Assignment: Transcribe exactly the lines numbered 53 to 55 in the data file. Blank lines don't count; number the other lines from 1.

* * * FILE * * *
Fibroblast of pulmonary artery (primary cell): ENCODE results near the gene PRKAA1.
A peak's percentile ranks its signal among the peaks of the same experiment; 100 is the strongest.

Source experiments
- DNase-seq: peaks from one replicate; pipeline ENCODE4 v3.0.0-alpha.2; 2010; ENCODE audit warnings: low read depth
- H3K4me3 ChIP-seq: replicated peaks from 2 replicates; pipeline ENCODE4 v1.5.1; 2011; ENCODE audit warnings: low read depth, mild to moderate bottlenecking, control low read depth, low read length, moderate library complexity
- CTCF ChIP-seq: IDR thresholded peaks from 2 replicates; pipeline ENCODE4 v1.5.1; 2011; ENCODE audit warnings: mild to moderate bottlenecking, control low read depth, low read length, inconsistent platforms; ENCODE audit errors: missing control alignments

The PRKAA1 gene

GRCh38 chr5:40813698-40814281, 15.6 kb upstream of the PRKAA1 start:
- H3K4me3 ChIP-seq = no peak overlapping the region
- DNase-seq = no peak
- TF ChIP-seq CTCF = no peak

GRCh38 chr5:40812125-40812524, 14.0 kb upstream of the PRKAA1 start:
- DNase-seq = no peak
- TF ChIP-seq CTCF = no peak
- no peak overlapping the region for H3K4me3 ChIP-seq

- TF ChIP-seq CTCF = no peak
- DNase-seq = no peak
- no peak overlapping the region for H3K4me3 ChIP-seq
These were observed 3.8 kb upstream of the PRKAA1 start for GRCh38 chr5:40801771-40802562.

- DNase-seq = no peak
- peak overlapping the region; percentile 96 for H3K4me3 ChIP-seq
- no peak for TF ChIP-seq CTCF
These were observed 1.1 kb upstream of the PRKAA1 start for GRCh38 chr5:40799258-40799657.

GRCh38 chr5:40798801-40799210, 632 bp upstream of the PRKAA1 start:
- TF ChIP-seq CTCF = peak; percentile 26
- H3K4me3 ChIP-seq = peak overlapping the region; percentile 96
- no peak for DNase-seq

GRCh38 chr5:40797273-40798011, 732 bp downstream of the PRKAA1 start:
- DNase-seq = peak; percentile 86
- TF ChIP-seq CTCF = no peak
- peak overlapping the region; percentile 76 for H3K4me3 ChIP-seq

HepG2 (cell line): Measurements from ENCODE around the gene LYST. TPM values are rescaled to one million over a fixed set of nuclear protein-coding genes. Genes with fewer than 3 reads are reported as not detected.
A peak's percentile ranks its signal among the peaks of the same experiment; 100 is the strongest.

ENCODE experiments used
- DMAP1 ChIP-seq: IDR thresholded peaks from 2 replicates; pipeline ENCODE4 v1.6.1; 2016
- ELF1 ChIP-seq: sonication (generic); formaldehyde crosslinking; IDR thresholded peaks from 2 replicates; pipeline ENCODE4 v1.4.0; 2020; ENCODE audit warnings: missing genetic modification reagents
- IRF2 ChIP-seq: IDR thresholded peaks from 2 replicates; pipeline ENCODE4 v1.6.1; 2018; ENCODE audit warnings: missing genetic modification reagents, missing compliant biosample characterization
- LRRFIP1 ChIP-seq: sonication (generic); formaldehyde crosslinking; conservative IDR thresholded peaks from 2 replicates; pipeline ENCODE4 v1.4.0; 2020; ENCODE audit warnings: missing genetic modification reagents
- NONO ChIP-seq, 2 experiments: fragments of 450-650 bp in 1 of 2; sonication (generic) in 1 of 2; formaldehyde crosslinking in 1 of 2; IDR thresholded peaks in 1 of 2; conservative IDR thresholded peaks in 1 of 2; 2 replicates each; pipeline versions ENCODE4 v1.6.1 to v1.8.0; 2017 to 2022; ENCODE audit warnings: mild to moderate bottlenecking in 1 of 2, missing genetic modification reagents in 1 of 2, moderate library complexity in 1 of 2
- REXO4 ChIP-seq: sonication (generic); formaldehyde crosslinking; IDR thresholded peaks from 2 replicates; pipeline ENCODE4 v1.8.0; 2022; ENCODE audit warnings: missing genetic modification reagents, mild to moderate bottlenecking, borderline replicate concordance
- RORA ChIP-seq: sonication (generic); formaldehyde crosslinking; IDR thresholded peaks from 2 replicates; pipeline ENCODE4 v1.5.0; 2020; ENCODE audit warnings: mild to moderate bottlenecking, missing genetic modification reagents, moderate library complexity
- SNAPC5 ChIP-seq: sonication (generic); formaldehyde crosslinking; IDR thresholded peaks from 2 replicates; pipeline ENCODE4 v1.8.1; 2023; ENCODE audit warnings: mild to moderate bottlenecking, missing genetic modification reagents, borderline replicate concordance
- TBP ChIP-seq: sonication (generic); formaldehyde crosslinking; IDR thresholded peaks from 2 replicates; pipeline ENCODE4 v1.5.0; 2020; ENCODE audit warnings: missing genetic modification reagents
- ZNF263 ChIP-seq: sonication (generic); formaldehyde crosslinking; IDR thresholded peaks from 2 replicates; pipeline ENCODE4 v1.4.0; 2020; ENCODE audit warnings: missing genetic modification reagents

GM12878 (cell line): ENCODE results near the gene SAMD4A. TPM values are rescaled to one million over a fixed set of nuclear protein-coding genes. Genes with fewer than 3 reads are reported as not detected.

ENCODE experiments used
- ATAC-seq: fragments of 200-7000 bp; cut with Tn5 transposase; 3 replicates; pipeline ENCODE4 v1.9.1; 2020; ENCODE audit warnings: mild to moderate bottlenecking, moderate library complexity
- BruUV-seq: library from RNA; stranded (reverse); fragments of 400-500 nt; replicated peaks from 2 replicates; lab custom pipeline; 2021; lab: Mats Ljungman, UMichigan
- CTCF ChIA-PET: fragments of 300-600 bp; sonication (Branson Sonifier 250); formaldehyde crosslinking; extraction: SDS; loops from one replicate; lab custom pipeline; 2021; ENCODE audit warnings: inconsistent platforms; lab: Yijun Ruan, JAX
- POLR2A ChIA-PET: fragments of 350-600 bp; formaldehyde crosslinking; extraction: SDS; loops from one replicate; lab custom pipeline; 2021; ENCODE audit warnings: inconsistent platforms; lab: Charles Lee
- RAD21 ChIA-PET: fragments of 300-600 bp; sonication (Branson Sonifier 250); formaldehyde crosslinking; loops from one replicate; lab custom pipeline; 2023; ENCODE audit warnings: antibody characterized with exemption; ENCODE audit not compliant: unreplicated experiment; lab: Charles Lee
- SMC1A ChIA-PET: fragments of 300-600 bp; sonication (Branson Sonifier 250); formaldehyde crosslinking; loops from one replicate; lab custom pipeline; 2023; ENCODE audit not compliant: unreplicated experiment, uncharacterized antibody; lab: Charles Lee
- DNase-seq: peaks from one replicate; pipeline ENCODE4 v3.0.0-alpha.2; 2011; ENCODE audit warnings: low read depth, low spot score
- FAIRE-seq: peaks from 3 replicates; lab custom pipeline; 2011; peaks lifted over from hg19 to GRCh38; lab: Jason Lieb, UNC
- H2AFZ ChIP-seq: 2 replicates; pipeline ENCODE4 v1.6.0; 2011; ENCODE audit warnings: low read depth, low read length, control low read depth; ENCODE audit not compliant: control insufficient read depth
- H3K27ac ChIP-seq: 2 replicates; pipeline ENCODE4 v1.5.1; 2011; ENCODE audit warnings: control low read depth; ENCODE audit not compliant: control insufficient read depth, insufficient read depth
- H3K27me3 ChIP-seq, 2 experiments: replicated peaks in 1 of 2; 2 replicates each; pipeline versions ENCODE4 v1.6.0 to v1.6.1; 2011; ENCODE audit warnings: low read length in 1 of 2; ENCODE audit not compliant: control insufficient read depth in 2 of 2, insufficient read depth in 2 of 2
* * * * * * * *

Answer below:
- DNase-seq: peaks from one replicate; pipeline ENCODE4 v3.0.0-alpha.2; 2011; ENCODE audit warnings: low read depth, low spot score
- FAIRE-seq: peaks from 3 replicates; lab custom pipeline; 2011; peaks lifted over from hg19 to GRCh38; lab: Jason Lieb, UNC
- H2AFZ ChIP-seq: 2 replicates; pipeline ENCODE4 v1.6.0; 2011; ENCODE audit warnings: low read depth, low read length, control low read depth; ENCODE audit not compliant: control insufficient read depth